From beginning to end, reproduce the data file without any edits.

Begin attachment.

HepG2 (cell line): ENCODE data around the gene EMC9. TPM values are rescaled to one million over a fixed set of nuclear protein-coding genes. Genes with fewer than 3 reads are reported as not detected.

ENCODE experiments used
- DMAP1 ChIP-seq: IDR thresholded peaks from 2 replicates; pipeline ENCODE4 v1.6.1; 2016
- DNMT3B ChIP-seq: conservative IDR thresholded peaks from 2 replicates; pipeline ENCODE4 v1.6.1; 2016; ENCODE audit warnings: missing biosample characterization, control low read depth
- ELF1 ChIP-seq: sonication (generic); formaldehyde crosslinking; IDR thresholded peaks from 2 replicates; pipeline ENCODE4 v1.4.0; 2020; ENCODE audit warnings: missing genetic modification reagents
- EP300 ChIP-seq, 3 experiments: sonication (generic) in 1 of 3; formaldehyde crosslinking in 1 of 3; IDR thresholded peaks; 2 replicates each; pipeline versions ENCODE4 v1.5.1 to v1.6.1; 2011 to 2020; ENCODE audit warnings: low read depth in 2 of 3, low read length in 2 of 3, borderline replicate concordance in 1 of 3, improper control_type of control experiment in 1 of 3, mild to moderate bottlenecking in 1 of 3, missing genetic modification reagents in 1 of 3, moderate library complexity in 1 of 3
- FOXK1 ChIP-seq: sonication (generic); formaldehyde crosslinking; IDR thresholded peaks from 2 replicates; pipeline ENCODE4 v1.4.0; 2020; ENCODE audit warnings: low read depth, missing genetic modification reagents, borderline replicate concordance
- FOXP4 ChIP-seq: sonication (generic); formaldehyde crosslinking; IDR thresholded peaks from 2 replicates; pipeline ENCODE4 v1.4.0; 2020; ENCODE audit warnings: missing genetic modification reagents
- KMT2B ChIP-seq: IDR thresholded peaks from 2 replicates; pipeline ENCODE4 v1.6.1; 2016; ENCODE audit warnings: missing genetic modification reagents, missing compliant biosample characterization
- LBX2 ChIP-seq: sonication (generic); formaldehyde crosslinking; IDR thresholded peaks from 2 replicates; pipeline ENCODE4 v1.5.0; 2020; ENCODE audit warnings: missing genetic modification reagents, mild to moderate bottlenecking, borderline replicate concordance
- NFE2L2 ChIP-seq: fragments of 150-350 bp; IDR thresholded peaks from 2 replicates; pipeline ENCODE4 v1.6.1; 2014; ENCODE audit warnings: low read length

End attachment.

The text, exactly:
HepG2 (cell line): ENCODE data around the gene EMC9. TPM values are rescaled to one million over a fixed set of nuclear protein-coding genes. Genes with fewer than 3 reads are reported as not detected.

ENCODE experiments used
- DMAP1 ChIP-seq: IDR thresholded peaks from 2 replicates; pipeline ENCODE4 v1.6.1; 2016
- DNMT3B ChIP-seq: conservative IDR thresholded peaks from 2 replicates; pipeline ENCODE4 v1.6.1; 2016; ENCODE audit warnings: missing biosample characterization, control low read depth
- ELF1 ChIP-seq: sonication (generic); formaldehyde crosslinking; IDR thresholded peaks from 2 replicates; pipeline ENCODE4 v1.4.0; 2020; ENCODE audit warnings: missing genetic modification reagents
- EP300 ChIP-seq, 3 experiments: sonication (generic) in 1 of 3; formaldehyde crosslinking in 1 of 3; IDR thresholded peaks; 2 replicates each; pipeline versions ENCODE4 v1.5.1 to v1.6.1; 2011 to 2020; ENCODE audit warnings: low read depth in 2 of 3, low read length in 2 of 3, borderline replicate concordance in 1 of 3, improper control_type of control experiment in 1 of 3, mild to moderate bottlenecking in 1 of 3, missing genetic modification reagents in 1 of 3, moderate library complexity in 1 of 3
- FOXK1 ChIP-seq: sonication (generic); formaldehyde crosslinking; IDR thresholded peaks from 2 replicates; pipeline ENCODE4 v1.4.0; 2020; ENCODE audit warnings: low read depth, missing genetic modification reagents, borderline replicate concordance
- FOXP4 ChIP-seq: sonication (generic); formaldehyde crosslinking; IDR thresholded peaks from 2 replicates; pipeline ENCODE4 v1.4.0; 2020; ENCODE audit warnings: missing genetic modification reagents
- KMT2B ChIP-seq: IDR thresholded peaks from 2 replicates; pipeline ENCODE4 v1.6.1; 2016; ENCODE audit warnings: missing genetic modification reagents, missing compliant biosample characterization
- LBX2 ChIP-seq: sonication (generic); formaldehyde crosslinking; IDR thresholded peaks from 2 replicates; pipeline ENCODE4 v1.5.0; 2020; ENCODE audit warnings: missing genetic modification reagents, mild to moderate bottlenecking, borderline replicate concordance
- NFE2L2 ChIP-seq: fragments of 150-350 bp; IDR thresholded peaks from 2 replicates; pipeline ENCODE4 v1.6.1; 2014; ENCODE audit warnings: low read length